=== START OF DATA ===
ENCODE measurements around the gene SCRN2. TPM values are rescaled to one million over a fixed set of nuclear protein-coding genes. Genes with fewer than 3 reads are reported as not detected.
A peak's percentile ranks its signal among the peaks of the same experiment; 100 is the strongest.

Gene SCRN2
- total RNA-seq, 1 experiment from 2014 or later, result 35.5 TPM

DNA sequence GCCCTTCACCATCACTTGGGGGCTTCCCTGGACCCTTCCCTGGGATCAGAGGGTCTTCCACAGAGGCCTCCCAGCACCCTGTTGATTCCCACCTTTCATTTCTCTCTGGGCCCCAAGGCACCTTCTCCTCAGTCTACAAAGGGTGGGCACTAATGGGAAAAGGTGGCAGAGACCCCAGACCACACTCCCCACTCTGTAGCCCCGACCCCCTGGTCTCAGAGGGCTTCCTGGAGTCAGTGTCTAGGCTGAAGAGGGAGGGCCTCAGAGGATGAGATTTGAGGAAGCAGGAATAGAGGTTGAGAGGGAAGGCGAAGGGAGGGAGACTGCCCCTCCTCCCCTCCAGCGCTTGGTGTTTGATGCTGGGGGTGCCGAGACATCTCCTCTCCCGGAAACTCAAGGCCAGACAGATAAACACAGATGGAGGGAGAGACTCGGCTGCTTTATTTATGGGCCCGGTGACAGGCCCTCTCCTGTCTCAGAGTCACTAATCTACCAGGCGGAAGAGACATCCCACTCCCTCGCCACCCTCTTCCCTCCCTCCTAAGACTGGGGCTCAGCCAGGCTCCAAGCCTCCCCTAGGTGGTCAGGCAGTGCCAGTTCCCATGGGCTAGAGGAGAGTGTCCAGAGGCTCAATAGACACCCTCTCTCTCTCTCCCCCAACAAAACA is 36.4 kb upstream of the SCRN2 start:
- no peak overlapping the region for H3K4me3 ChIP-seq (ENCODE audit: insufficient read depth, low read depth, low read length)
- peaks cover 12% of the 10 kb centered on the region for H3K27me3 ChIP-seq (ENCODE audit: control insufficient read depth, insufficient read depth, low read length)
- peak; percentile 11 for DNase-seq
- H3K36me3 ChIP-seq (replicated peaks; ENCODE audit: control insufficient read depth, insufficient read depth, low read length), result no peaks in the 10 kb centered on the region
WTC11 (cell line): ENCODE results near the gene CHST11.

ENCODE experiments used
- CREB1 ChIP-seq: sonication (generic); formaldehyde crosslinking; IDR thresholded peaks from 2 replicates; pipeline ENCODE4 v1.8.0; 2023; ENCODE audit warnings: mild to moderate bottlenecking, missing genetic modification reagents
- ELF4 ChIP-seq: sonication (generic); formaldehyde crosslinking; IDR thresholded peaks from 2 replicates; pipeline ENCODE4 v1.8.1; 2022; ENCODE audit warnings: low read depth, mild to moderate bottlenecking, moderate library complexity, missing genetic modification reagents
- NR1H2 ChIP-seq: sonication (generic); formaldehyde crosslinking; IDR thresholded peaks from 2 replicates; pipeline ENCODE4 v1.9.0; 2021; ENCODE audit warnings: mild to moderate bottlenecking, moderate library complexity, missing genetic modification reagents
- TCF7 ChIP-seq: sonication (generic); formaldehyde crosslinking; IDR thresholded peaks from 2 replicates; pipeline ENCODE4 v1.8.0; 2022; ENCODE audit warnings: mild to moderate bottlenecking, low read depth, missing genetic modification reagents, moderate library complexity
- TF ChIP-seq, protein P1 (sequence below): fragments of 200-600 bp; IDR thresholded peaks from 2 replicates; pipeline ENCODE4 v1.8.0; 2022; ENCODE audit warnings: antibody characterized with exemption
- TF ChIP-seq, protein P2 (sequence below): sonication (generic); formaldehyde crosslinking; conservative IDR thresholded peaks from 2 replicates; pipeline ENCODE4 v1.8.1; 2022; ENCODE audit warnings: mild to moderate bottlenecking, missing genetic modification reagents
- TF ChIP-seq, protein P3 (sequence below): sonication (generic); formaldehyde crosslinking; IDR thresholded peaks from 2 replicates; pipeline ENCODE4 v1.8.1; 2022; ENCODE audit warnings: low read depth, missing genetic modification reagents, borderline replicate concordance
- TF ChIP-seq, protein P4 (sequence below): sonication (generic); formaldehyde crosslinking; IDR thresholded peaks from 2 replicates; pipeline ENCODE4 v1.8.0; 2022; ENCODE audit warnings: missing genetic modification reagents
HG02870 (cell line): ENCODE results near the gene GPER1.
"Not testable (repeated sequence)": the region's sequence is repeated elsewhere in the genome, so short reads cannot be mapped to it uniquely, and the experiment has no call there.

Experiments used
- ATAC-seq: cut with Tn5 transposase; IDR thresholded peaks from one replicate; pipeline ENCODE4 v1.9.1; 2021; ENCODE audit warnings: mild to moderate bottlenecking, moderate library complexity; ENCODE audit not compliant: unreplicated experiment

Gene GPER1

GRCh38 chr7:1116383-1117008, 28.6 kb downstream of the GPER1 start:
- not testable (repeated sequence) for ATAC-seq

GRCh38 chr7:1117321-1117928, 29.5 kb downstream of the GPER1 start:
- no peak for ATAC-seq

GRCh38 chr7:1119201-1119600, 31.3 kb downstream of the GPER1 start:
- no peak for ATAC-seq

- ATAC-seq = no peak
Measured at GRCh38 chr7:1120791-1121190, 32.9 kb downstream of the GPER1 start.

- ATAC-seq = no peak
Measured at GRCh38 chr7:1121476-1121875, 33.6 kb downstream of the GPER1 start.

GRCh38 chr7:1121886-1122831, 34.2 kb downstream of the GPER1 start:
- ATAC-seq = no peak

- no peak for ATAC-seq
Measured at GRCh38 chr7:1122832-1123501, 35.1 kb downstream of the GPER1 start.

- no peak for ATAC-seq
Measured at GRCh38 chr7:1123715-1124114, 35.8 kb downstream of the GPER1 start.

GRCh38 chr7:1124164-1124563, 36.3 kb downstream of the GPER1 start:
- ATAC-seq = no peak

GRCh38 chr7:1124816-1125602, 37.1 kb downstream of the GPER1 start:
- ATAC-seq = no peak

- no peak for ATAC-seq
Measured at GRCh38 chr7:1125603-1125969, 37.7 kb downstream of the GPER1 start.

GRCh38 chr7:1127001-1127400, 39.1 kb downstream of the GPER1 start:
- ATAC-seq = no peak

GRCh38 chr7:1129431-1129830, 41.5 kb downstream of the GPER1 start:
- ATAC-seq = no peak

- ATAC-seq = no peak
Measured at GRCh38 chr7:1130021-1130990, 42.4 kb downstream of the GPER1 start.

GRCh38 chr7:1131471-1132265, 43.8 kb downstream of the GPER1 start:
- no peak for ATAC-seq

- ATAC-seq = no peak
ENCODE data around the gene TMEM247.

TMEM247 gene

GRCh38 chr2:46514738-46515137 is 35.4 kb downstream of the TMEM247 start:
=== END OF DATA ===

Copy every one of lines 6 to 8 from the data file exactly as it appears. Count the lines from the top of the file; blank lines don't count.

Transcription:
- no peak overlapping the region for H3K4me3 ChIP-seq (ENCODE audit: insufficient read depth, low read depth, low read length)
- peaks cover 12% of the 10 kb centered on the region for H3K27me3 ChIP-seq (ENCODE audit: control insufficient read depth, insufficient read depth, low read length)
- peak; percentile 11 for DNase-seq